Now the United States, concerned about securing intellectual property, is working to block some of those channels. It has tightened limits on Chinese investment in American companies. Some Chinese students who focused on science and technology have had problems getting visas to the United States. Some Chinese scholars have had their American visas revoked over spying fears.

With the Huawei limits, the Trump administration cited safety. The Commerce Department announced last week that it had placed Huawei and its dozens of affiliates on a list of firms deemed a risk to national security. The listing will prevent Huawei from buying American parts and technologies without seeking United States government approval.

The executive order, issued after trade talks with China collapsed this month, could ripple through all parts of Huawei’s business. It has said American suppliers account for nearly one-fifth of its procurement spending. Even small parts could be crucial. Nobody wants to buy a high-end Huawei router that is only 95 percent complete.

But in international expansion, companies like Google give Huawei a common platform for customers outside China. Its phones come loaded with Google Play, the app and media store, as well as popular apps like Gmail and YouTube. Its license to use Android gives Huawei access to security updates and new features.

Without Google’s cooperation, Huawei would have to come up with its own version of Android or use its own homegrown operating system. Many customers in places like Europe would rather not deal with that fuss. China has been trying to build its own operating systems over the past three decades but has not had much success.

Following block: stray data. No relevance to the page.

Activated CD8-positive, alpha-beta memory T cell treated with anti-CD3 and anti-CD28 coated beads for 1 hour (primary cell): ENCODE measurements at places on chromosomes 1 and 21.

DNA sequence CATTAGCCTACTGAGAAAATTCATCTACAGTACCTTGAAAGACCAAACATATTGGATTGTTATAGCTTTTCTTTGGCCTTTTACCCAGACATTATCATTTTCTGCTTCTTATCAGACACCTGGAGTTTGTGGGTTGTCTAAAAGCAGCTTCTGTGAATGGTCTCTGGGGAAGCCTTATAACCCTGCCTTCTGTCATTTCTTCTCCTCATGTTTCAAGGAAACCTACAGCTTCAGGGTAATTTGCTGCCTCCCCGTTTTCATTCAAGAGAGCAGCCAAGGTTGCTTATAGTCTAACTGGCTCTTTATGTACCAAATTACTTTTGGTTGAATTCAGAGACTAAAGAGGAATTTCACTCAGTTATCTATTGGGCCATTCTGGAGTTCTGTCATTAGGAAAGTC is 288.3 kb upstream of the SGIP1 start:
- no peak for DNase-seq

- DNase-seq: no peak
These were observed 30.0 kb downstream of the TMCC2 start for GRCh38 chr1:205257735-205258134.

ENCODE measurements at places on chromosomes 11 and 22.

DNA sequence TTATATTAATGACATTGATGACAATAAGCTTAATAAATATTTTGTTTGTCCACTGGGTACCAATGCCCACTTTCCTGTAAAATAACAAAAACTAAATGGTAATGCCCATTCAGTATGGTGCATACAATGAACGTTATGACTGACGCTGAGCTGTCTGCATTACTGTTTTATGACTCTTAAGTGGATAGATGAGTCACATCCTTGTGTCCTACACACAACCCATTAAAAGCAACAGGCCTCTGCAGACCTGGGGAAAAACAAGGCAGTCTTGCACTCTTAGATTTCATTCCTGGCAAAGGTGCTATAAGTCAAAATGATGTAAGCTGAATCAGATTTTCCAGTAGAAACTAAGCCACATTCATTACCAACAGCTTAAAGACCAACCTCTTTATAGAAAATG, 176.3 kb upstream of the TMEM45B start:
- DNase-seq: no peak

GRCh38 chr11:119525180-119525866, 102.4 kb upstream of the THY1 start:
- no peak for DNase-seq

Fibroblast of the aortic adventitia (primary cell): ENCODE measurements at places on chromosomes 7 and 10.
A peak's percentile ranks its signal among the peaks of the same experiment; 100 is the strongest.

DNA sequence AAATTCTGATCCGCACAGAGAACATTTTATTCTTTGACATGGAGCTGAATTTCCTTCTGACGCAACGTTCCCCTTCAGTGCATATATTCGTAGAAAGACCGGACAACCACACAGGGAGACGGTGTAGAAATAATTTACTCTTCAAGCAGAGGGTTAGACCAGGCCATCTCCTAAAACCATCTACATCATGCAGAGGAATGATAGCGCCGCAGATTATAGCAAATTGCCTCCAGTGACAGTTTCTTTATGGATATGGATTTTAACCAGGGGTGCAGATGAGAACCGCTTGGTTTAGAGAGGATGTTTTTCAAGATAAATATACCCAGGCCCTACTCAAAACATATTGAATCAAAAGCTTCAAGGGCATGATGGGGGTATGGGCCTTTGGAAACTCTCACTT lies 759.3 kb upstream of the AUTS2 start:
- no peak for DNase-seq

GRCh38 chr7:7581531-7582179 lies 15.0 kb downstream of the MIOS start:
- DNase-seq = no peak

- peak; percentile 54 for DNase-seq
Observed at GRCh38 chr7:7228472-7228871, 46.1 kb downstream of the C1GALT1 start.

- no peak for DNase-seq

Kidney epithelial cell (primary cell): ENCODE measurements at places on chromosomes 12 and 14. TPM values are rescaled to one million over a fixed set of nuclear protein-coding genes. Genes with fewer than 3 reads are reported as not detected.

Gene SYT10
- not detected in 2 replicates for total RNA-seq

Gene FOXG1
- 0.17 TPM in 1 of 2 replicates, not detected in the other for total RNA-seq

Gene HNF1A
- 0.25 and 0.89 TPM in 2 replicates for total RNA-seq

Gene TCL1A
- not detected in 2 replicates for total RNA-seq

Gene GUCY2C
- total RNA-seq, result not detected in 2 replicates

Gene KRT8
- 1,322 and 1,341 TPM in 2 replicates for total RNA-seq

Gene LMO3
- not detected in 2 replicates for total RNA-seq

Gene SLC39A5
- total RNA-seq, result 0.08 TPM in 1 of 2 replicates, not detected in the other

In China, many people see the American moves as a naked ploy to stop a rising Chinese competitor. The United States can’t beat Huawei’s innovation and moxie, goes this thinking, so it will use the power of government to keep a Chinese rival down.

Others in China point to the country’s own barriers against competitors as a strategy that was going to provoke retaliation sooner or later. At some point, the United States was bound to use reciprocity in dealing with a closed Chinese internet market. One popular blog post explained that reciprocity has been translated into “mutual benefit” in Chinese, which explains why many in China didn’t understand that the idea could be used in retaliation.

Another popular blog post drives the point even more clearly.

“You’ve been opposing the U.S. for many years,” said the headline. “You should be long prepared that the U.S. will oppose you one day.”